Best Original Song

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What won: Let it Go, from Frozen

What should’ve won: The Moon Song, from Her

Having just passed the $1 billion mark at the worldwide box office, Frozen doesn’t need accolades to ensure its longevity, and it especially doesn’t need awards that it ultimately doesn’t deserve. We’ll skip the fact that Ernest & Celestine should’ve been the one to win Best Animated Feature, though, and go straight to what was perhaps the most glaring injustice of the night – no, not the fact that John Travolta accidentally introduced Idina Menzel as another person (“Please welcome…Adele Dazim”), but that her rendition of Frozen’s Let It Go won Best Song over Karen O’s Moon Song. Let It Go is the kind of meaningless, insincere Disney ditty that fills up the Best Song category these days, but in a year when a genuinely competent song – in this case, O’s bittersweet ballad from Her – silenced the room when performed on the night, you’d think that’d be the clear winner. Alas, it wasn’t to be. Still, at least U2 didn’t win.

 

Best Actress

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Who won: Cate Blanchett, for Blue Jasmine

Who should’ve won: Sandra Bullock, for Gravity

With all due respect to Cate Blanchett, Sandra Bullock took on probably the most physically demanding female role of the year and still managed to deliver something effortlessly powerful in Gravity. Bullock is so good in Alfonso Cuaron’s sci-fi that she significantly warms up a film that threatens to be all dazzling effects and no heart (that it dominated the ‘technical’ awards last night gives a clue as to where the film’s focus lies). There are very few actresses who could convincingly give an emotional, natural performance against green screen and false scenery, then manage to hold the audience’s attention over almost the entirety of the final 90-minute picture.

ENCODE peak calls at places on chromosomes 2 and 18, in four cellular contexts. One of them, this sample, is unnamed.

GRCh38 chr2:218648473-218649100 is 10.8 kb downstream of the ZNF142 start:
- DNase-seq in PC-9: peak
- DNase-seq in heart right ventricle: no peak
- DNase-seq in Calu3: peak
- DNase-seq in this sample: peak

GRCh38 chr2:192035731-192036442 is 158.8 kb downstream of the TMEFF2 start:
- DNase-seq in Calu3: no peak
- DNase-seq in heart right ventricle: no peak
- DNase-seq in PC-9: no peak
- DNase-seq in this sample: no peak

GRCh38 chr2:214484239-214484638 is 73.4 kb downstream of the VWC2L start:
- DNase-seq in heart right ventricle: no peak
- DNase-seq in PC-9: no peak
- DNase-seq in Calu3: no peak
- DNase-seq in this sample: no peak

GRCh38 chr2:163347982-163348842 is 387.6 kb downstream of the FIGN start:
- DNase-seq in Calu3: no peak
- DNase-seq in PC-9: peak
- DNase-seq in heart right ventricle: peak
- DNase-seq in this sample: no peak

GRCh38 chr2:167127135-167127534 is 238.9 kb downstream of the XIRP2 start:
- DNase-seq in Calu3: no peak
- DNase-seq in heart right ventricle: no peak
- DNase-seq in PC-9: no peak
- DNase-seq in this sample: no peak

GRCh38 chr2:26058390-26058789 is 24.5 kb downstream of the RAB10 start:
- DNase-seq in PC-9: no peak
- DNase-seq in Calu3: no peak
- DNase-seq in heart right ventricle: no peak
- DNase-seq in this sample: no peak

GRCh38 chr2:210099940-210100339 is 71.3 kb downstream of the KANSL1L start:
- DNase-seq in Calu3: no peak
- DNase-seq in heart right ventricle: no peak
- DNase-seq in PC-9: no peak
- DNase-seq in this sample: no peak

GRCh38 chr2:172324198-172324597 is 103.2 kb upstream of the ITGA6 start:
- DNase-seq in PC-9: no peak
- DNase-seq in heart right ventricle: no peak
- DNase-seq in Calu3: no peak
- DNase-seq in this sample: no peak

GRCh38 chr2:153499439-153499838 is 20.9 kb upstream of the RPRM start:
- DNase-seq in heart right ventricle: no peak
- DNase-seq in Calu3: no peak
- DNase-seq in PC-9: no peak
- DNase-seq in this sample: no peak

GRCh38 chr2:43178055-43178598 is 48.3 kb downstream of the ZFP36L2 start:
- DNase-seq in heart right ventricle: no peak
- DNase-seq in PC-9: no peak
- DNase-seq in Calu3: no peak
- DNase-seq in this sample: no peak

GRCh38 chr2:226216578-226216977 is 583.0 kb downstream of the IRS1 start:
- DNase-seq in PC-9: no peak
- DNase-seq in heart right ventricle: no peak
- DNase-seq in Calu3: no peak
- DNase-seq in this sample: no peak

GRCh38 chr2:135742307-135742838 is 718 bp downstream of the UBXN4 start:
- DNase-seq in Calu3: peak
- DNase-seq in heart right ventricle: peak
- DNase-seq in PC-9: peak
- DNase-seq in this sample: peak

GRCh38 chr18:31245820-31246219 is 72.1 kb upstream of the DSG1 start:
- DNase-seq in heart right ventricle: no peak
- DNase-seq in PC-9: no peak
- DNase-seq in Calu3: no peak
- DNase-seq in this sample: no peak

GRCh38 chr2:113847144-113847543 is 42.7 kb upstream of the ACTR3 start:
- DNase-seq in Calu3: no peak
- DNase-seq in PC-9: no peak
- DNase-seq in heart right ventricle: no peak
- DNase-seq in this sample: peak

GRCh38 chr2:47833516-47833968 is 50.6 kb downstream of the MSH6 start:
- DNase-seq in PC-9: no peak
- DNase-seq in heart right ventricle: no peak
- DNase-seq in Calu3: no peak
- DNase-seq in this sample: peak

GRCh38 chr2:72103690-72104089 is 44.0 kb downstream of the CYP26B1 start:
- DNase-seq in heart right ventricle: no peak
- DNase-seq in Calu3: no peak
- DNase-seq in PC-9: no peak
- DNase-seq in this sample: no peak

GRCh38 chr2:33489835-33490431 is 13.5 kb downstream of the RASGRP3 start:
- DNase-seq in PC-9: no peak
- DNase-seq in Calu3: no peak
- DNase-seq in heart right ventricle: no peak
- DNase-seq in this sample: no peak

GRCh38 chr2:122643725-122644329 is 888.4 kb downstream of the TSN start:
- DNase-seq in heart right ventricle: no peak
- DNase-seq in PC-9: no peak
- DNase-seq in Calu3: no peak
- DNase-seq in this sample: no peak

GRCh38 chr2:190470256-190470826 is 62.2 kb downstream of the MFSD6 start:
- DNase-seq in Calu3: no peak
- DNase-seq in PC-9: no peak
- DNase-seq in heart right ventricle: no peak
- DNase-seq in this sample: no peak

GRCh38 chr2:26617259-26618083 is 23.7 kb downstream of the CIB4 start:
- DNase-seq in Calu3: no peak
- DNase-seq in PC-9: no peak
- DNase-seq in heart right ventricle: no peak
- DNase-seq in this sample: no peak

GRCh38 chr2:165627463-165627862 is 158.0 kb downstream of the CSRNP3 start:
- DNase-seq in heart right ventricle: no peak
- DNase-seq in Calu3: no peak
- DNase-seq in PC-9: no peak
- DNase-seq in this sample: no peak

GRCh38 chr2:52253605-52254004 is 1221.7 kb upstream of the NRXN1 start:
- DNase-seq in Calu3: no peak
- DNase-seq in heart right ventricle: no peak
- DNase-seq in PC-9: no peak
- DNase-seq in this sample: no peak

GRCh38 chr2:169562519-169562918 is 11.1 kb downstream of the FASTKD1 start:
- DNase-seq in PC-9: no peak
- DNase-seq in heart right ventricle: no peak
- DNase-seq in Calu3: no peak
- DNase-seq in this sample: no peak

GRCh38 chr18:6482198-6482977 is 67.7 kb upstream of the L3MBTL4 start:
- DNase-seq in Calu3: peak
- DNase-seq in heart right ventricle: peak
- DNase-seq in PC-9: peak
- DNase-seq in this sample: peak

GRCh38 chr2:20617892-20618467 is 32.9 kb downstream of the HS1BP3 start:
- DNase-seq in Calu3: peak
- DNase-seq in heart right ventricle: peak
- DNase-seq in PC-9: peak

Sound Editing

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Who won: Glenn Freemantle, for Gravity

Who should’ve won: Steve Boeddeker and Richard Hymn, for All Is Lost

If any film was deserving of cleaning up in the technical categories last night, Gravity was it. But there was one other film tucked away at the 2014 Oscars that could have made a comfortable sweep in any other year: JC Chandor’s All Is Lost. Both Gravity and All Is Lost would have been worthy winners for most of last night’s technical awards, but Gravity – which spends most of its run-time in space, and uses Stephen Price’s excellent, vibrato score to disguise the fact that much of the film is silent – was perhaps just slightly less deserving than All Is Lost, which expertly uses a sound environment to tell an almost dialogue-free story.